The following project is now available with the CDT.
In operando analysis of the electrochemical processes governing solid oxide fuel cell electrode degradation.
EPSRC CDT with industry partner, fully funded for 4 years starting October 2014
Oxide based electrochemical cells, such as fuel cells, used for clean energy conversion consist of multiple components, all of which operate at elevated temperatures (>500 oC). Each cell in a stack is expected to operate for periods in excess of 40,000hrs. Electrochemical cells unfortunately suffer from degradation processes that limit both performance and lifetime, and include interfacial reactions, electrical polarisation, and sintering. To fully understand these processes we will use environmental Scanning Electron Microscopy (e-SEM) to investigate the behaviour of the electrodes under operating conditions, developing capability in applying electrical load, temperature and gas atmosphere to cells. In addition we will use our unique plasma FIB-SIMS instrument to probe diffusion at the microstructural scale, and correlate these measurements with the operando e-SEM data. We will investigate both fresh and aged samples, in partnership with our industry colleagues, and this will provide detailed models of the mechanisms driving degradation, allowing improved devices to be developed.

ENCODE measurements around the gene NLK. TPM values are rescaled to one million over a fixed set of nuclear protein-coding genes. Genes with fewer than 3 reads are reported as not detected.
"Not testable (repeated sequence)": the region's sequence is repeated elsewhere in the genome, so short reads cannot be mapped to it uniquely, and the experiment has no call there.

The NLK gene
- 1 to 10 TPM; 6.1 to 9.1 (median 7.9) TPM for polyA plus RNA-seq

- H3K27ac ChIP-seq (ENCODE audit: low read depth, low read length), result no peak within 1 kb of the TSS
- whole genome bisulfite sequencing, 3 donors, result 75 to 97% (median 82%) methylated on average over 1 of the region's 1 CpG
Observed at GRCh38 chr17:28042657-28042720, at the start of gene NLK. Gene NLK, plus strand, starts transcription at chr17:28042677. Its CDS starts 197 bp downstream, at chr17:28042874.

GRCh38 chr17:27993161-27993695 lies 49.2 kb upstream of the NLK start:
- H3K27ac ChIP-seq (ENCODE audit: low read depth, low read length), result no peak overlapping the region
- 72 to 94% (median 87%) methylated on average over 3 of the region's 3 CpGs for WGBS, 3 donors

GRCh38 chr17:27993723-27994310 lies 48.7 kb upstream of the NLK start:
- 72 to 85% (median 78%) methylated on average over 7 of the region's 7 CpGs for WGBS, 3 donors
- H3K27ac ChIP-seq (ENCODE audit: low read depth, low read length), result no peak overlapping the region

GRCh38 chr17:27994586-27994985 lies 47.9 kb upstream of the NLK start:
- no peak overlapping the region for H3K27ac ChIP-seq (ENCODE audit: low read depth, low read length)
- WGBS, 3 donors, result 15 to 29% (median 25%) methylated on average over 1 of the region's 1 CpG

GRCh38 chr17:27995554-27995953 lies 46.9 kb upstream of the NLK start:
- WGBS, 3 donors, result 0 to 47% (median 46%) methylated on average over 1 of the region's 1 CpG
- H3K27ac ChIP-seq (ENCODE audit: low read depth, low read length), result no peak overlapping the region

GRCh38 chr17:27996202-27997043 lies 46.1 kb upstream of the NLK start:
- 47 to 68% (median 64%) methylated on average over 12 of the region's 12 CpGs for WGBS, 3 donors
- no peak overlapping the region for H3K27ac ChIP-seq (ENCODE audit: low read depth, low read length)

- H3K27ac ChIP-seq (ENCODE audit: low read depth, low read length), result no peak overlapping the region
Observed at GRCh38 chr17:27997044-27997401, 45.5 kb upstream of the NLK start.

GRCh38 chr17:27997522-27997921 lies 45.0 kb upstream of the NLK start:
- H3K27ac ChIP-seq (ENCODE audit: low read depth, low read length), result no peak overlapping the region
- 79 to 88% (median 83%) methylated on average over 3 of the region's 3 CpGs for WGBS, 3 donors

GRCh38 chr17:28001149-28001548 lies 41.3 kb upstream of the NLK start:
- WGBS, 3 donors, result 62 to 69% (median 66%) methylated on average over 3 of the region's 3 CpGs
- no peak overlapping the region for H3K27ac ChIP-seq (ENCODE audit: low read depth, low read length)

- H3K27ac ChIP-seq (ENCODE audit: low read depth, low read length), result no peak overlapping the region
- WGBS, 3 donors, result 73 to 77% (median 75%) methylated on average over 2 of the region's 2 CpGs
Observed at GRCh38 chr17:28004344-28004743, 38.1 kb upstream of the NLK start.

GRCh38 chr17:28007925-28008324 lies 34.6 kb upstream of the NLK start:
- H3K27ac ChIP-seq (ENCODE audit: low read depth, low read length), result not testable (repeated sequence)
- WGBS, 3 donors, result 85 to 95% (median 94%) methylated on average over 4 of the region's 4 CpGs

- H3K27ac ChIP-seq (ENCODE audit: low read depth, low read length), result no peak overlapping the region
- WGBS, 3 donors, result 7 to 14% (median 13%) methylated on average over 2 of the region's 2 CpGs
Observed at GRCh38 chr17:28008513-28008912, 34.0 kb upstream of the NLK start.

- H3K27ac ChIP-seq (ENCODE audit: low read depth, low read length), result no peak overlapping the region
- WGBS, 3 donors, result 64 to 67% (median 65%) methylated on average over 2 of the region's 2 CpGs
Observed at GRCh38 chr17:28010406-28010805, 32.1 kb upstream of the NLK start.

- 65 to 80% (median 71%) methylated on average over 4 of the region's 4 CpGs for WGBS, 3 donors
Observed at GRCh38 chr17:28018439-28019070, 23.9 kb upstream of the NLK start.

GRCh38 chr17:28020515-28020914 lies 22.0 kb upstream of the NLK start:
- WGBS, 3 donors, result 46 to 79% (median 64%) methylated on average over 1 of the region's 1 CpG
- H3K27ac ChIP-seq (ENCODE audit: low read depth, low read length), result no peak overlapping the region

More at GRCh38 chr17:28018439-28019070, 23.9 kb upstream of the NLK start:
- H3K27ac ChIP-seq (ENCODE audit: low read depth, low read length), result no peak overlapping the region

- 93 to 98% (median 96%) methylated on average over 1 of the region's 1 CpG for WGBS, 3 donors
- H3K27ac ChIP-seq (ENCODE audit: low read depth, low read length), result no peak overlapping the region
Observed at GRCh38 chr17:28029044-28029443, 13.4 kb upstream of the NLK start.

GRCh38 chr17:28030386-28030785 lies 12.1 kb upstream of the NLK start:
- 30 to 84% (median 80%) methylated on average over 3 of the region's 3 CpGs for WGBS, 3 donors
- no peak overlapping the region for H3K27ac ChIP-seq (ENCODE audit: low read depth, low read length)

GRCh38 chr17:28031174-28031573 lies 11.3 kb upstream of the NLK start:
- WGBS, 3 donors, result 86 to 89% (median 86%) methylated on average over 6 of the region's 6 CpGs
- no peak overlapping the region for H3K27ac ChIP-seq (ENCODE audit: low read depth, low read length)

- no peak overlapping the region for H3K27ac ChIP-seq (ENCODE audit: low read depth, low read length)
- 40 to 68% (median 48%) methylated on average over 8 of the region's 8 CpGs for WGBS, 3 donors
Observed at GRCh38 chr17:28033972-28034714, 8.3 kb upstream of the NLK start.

You will join the Centre for Doctoral Training in the Advanced Characterisation of Materials, where you will receive structured training in a number of key characterisation techniques, as part of a cohort of students.
Closing date: 31st July 2017.
To apply for this position please click here for our application process.